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CLIMATE CHANGE: Maldives Inches Closer to HCFC Phase-out

Feizal Samath

MALÉ, Jun 14 2010 (IPS) - The Maldives Islands, fast gaining a reputation for ‘walking the talk’ as it raises its tiny island voice in the climate change discourse, has launched an action plan to phase out hydrochlorofluorocarbons (HCFCs) by 2020, or 10 years ahead of other countries and the target set by an international agreement known as the Montreal Protocol on Substances that Deplete the Ozone Layer.

The government said work has begun on measures needed to effect this change, which includes bringing in legislation for a course of action that would reduce, minimise and eventually end the use of greenhouse gases in air conditioners.

The Maldives – an archipelago of more than 1,000 islands in the Indian Ocean – has also announced that it would be carbon neutral by 2020, again years ahead of other countries.

Minister of Transport, Housing and Environment Mohamed Aslam said some of the steps being taken to begin the phase-out process includes providing directions to government agencies and preparing a database on HCFC equipment.

“We are also targeting small industry and preparing guidelines for enforcement,” he told reporters here last week. “All these measures would be included in a detailed programme of work to ensure targets are met by 2020,” he said.

Industry has confirmed its support for this government initiative. Representatives of companies, attending a recent conference here on the phase-out process, said they were working alongside the government in phasing out the use of HCFCs in air conditioners (ACs). “Already we have imported a few HCFC-free ACs, and the response is good,” said one executive.

Used mostly in air conditioners, HCFCs depletes the ozone layer and contributes to global warming, experts say. In 2007 the international community took an important step towards phasing out these refrigerant gases.

President Mohamed Nasheed, who won power in November 2008 and ousted Maumoom Abdul Gayoom, who ruled over this island nation with an iron fist for 30 years, is the man behind the Maldives’s success on the world stage as a campaigner for environmental change – while making that change happen at home.

“Foreign governments are now listening to me fairly intensely and also inviting me to speak more often on the environment,” the President told IPS in an interview at his modest home in this capital. “Europe is supportive of our environment efforts, but we have a long way to go with the U.S.”

The Maldives is the first country to receive United Nations funding – a one million U.S. dollar grant – under the Montreal Protocol to implement the phase-out of HCFCs.

The lowest country on the planet, with islands just seven feet above water, is leading the way in climate change, with Nasheed campaigning on behalf of all small island states, saying this is a “human rights and a right to live” issue. “Going green is not only ecologically sound but also economically beneficial.”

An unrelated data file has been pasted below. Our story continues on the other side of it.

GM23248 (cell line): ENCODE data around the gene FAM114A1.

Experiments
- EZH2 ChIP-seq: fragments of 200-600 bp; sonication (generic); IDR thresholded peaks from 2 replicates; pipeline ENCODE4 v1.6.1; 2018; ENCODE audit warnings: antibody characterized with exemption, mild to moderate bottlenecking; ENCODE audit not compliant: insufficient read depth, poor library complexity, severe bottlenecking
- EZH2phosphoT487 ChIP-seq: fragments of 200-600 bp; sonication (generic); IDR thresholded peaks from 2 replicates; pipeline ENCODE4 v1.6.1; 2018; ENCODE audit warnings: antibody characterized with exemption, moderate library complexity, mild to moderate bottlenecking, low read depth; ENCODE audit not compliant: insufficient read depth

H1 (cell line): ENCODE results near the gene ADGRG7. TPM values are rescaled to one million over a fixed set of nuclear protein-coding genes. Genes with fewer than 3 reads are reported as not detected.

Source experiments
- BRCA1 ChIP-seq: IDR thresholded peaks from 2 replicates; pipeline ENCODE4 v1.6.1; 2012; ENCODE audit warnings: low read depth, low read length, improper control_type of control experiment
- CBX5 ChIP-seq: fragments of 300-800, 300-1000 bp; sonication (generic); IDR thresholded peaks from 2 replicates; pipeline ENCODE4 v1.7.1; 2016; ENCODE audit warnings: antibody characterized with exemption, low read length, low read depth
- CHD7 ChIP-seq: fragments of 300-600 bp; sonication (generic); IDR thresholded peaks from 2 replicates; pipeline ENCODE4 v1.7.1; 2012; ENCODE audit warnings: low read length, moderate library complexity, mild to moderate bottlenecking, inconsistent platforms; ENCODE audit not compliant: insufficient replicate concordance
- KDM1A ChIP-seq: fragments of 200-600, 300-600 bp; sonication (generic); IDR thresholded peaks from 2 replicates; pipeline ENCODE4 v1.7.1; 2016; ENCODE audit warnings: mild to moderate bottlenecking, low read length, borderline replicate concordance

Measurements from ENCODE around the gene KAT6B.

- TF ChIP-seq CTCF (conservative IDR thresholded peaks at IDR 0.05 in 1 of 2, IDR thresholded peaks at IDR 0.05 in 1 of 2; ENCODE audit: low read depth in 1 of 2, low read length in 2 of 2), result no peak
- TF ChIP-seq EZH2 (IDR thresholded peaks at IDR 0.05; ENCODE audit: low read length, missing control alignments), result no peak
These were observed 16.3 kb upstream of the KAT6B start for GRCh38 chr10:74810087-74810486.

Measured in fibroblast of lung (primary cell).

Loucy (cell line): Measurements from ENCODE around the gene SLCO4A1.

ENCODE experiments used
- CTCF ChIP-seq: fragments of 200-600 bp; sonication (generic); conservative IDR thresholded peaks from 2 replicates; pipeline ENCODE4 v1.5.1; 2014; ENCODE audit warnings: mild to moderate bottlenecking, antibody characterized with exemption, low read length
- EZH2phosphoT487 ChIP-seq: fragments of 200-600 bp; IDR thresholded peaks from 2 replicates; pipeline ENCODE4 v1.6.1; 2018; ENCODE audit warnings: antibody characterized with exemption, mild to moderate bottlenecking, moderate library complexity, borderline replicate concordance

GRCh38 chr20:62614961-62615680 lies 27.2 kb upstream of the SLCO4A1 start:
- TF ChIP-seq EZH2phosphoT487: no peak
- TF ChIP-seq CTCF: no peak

Across the Maldives, everyone is clued into global warming and sea level rise. Fathimah Reema, assistant director at the Environmental Protection Agency, cited a survey conducted by the agency showed sea erosion topped the list of public awareness of environmental issues, followed by waste, the ozone depletion and climate change.

“Regular reporting of these issues by the media has helped make people aware of these concerns,” she said.

Mifzal Ahmed, an advisor on investments at the Ministry of Economic Development, said the government is promoting only sustainable development projects. “The government policy is that that all investments should be sustainable. We don’t want someone to come and put up a coal power plant for example,” he told IPS.

“We want to give a positive message on climate change. We don’t want to be all doom and gloom. We want to say the technology exists to solve these problems; it’s just a matter of investing in these technologies.”

He said the Maldives wants to showcase these technologies, and any company can come and invest in these environment-friendly technologies. “If you want to make the Maldives your poster chart, by all means do so,” he added.

Nasheed, dubbed the ‘rock star’ of climate change, said that during his trip to Australia earlier this month, he visited the Australian National University, which has been developing cheaper solar power technology since 1971.

“This university has been preparing a prototype to produce solar power at 10 Australian cents (less than one U.S. cent) per minute since the energy crisis. They have finished everything – all the scientific research has been done,” he said. “However, no one is touching it because all the money is with coal producers and fossil fuel companies.”

According to Atul Bagai, regional network coordinator of the U.N. Environmetal Programme based in Bangkok, Maldives is the first country to achieve so much out of the 145 countries that have agreed to the HCFC phase-out programme.

“It shows the efficiency of the government and the public-private partnerships in industry,” he said, adding that by the time Maldives phases out its HCFC usage, the other countries would still be using these destructive gases.

“We can’t go on forever with small steps,” argued Minister Aslam, referring to his country’s urgency and speed in dealing with climate change and its adverse effects on the environment.

“(The Maldives) is where we have lived for generations and where we will continue to be. You can’t think of relocating (to other countries). No one wants to leave,” he noted.

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